Wi-Fi standard promises low power, low latency for the IoT

Just as cellular networking is on the cusp of gigabit broadband with 5G, so too is wireless local area networking (WLAN) with IEEE 802.11ax.

The standard for this latest iteration of Wi-Fi, sometimes referred as Wi-Fi Max, is still not finalized, though it is close. It makes use of many of the same technologies and techniques adopted by 5G to improve spectral efficiency, including MIMO (massive input, massive output – essentially the use of multiple antennas), OFDMA (orthogonal frequency division multiple access), and higher order modulation (1024 QAM).

Relying on these technologies, 11ax has achieved throughputs in excess of 10 Gbps in controlled demonstrations. In practice, data rates will be lower but users will still have access to streams of multiple gigabits per second. The range of 11ax routers should also be far superior to those based on preceding versions of Wi-Fi.

By the way, engineers are already working on the next steps with 11ax. It currently operates at 2.4 MHz and at 5 MHz; one new capability would be using yet another slice of unlicensed spectrum in the 6 MHz band (see Wi-Fi Preps Leap to 6 GHz).

In the past, every new generation of Wi-Fi has come with an acceleration of data rates, supporting new applications. These new applications tended to be consumer-oriented, such as web browsing or viewing streaming video. This latest version of Wi-Fi was created with the IoT in mind, and to that end, it supports low-power operation, lower latencies, and other performance requirements associated with machine-to-machine communications in a wide variety of applications. The ability to support performance parameters that might vary greatly from one application to the next depending on specific needs is another similarity with 5G.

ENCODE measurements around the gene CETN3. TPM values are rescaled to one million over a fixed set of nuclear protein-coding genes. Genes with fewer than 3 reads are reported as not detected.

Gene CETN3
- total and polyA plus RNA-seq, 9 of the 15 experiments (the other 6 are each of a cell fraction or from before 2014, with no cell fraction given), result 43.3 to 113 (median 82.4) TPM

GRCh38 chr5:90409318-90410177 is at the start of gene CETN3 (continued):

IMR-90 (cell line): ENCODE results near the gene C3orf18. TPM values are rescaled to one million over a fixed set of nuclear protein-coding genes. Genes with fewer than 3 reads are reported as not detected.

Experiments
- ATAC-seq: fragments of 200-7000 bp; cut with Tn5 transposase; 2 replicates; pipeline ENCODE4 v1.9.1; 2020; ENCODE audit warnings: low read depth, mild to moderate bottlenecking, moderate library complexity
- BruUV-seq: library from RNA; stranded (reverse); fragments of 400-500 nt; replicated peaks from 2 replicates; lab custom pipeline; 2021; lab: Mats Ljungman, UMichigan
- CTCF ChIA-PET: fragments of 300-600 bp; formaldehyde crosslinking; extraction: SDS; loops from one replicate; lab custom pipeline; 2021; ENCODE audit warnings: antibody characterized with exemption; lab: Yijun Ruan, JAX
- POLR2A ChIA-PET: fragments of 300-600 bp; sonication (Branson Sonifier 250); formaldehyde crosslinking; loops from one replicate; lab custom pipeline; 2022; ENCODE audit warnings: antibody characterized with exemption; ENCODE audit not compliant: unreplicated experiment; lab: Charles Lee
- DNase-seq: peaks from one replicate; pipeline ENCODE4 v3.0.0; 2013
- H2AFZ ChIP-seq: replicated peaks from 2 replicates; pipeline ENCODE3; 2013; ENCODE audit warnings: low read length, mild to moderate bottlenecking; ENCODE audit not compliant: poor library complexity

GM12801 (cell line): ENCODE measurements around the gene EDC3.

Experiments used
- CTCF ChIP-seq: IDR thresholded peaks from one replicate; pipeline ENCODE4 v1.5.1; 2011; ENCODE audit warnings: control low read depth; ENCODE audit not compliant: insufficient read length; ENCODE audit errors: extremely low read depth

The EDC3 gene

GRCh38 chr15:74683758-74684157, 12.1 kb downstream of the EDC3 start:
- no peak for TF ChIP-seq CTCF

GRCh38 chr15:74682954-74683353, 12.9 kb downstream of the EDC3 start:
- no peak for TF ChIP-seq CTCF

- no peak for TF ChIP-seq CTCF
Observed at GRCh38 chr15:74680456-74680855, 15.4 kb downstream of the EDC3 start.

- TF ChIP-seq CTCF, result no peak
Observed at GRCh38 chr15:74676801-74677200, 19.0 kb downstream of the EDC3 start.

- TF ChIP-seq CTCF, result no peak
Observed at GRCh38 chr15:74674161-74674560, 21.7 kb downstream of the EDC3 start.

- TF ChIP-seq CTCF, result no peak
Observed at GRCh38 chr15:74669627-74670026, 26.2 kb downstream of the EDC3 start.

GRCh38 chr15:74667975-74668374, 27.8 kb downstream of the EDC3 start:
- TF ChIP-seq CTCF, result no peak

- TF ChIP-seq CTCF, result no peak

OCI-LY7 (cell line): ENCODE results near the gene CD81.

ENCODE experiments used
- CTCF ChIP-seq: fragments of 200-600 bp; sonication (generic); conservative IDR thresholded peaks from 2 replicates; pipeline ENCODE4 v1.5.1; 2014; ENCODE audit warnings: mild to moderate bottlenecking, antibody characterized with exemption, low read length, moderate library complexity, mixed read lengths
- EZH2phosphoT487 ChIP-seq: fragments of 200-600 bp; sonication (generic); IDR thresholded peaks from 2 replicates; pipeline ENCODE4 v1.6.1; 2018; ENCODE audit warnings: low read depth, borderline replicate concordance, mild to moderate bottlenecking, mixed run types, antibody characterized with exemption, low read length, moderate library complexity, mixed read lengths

While 11ax can certainly support residential IoT applications such as home automation, as with 5G, many of the first access points announced are built not for residential routing but for enterprise/industrial markets. And just as the first batch of 5G access points are beginning to dribble out, so too are the first 11ax APs.
Celano, Intel (Lantiq), Marvell, and Quantenna are among the other companies providing 11ax chips and chipsets. The most recently announced is a wireless system-on-a-chip (SoC) from Marvell that the company says is the first in a 2×2 plus 2×2 configuration. The dual concurrent Wi-Fi operation is designed for connected vehicles; having two antennas instead of one is expected to provide better signal penetration and stronger coverage, the company notes.

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